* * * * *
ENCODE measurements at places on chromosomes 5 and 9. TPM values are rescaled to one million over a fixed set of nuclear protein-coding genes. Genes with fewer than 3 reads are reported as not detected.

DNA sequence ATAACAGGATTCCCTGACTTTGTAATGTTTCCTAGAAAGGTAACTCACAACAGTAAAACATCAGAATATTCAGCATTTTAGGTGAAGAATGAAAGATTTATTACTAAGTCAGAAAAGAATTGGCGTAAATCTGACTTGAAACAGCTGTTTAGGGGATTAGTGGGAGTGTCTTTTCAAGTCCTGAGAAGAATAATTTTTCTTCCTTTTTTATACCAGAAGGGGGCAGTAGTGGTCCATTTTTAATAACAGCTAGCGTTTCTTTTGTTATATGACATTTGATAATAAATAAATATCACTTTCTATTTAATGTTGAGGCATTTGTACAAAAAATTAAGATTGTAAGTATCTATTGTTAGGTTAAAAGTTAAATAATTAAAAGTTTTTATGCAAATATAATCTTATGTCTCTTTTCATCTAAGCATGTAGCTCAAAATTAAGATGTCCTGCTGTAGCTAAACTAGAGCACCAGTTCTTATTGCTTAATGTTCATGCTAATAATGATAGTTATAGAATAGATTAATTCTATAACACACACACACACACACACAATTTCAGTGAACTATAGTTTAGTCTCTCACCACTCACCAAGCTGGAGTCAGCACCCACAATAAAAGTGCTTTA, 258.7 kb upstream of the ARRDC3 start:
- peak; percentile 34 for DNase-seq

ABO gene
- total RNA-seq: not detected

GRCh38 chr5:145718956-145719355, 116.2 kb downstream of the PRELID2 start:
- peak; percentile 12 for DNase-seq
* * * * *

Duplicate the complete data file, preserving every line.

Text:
ENCODE measurements at places on chromosomes 5 and 9. TPM values are rescaled to one million over a fixed set of nuclear protein-coding genes. Genes with fewer than 3 reads are reported as not detected.

DNA sequence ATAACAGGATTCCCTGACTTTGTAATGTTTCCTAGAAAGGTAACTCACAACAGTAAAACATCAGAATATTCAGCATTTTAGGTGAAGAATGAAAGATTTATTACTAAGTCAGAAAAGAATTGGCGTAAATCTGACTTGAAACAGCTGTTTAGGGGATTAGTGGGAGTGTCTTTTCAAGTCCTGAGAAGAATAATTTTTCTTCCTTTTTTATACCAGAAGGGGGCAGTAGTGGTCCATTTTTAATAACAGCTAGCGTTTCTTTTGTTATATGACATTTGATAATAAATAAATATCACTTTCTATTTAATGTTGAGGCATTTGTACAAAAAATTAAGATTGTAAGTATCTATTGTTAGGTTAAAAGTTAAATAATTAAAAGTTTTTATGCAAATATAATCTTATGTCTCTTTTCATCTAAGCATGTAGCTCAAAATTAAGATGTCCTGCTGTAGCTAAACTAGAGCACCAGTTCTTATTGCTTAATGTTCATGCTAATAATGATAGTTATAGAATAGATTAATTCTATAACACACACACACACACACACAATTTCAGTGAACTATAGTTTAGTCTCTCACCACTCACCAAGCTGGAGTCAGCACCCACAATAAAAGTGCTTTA, 258.7 kb upstream of the ARRDC3 start:
- peak; percentile 34 for DNase-seq

ABO gene
- total RNA-seq: not detected

GRCh38 chr5:145718956-145719355, 116.2 kb downstream of the PRELID2 start:
- peak; percentile 12 for DNase-seq